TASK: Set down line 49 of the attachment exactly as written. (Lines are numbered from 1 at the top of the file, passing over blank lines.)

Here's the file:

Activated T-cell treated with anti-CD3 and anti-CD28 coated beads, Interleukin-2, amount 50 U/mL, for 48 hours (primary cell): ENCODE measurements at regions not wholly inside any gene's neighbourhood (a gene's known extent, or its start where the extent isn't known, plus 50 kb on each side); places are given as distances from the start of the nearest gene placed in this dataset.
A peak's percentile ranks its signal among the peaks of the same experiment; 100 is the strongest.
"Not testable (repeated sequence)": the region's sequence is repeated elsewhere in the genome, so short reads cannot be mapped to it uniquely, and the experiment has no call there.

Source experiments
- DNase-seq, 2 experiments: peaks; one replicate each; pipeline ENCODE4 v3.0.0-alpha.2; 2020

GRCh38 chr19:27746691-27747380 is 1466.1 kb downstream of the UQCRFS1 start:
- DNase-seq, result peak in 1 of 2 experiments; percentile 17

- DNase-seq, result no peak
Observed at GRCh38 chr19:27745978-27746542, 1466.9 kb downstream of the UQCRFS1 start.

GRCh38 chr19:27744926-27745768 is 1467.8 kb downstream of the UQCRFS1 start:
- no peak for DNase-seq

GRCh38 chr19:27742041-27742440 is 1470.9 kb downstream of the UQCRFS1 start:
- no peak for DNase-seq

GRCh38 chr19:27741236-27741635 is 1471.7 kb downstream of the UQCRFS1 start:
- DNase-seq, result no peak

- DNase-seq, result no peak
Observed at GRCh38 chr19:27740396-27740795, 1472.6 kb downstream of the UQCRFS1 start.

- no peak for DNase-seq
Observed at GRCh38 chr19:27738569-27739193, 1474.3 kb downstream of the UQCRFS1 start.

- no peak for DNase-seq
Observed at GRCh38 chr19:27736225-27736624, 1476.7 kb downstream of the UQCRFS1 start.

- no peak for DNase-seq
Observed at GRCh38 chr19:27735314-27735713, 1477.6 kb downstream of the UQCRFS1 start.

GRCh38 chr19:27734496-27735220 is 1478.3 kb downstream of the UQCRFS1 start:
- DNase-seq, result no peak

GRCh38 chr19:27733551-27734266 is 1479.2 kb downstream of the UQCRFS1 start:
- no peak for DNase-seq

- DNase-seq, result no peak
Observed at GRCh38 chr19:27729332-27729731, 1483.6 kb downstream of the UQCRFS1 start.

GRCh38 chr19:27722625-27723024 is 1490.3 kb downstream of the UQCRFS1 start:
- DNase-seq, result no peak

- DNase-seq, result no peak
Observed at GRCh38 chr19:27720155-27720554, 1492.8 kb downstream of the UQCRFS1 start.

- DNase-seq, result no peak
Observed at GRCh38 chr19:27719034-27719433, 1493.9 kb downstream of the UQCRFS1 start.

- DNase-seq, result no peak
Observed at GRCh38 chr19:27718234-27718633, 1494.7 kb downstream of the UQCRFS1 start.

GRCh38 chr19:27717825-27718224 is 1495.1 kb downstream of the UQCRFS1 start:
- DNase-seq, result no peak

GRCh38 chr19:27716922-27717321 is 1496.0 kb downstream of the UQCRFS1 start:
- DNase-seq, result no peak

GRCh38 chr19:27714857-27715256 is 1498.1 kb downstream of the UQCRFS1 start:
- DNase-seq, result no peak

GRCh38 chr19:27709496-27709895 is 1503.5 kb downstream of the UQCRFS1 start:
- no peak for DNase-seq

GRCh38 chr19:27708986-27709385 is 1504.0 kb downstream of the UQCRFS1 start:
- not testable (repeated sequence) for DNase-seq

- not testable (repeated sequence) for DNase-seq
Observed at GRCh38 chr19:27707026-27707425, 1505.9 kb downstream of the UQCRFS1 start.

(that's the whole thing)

Observed at GRCh38 chr19:27707026-27707425, 1505.9 kb downstream of the UQCRFS1 start.